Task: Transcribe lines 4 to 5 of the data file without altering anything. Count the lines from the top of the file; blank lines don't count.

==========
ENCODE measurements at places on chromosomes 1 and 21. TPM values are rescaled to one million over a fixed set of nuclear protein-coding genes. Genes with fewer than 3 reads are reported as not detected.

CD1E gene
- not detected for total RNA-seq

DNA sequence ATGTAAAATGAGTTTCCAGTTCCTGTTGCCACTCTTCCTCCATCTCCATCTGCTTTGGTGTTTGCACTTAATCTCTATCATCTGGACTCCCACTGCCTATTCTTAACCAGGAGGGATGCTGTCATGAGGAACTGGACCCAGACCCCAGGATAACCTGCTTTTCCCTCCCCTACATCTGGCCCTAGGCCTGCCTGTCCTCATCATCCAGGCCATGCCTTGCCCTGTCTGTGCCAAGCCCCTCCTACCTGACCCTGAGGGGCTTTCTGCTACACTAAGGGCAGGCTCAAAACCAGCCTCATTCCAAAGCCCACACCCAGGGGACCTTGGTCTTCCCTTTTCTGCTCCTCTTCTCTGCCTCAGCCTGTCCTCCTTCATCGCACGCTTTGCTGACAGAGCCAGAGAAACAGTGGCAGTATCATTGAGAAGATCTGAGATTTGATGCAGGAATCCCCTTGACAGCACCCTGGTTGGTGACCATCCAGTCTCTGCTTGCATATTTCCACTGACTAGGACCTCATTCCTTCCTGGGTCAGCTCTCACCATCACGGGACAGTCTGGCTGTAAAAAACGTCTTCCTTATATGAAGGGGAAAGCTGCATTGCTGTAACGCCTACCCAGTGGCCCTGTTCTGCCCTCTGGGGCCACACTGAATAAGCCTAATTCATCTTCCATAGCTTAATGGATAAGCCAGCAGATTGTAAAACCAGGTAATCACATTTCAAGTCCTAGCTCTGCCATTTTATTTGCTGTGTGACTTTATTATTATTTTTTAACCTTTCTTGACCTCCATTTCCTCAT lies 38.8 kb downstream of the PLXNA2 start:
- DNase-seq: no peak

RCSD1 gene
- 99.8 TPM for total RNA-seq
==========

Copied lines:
DNA sequence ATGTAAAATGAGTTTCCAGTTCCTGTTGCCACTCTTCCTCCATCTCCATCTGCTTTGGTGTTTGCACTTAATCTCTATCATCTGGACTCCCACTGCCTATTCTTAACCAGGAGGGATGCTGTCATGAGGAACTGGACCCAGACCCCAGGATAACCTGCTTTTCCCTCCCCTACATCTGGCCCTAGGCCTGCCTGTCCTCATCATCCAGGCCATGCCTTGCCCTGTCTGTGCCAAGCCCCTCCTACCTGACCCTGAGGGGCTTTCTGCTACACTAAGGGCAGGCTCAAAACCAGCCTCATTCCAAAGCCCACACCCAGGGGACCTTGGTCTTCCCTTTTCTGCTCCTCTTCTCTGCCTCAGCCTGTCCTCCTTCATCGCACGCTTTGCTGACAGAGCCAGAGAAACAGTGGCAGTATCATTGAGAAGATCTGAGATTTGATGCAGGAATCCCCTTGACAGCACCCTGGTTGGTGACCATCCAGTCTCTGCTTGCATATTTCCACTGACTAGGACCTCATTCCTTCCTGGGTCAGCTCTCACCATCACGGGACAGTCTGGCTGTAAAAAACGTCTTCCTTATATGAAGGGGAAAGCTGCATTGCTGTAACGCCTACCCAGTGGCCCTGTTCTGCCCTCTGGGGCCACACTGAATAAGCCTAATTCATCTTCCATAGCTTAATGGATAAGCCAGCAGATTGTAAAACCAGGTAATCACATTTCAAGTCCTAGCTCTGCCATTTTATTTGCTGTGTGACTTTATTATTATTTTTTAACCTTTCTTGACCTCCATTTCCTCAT lies 38.8 kb downstream of the PLXNA2 start:
- DNase-seq: no peak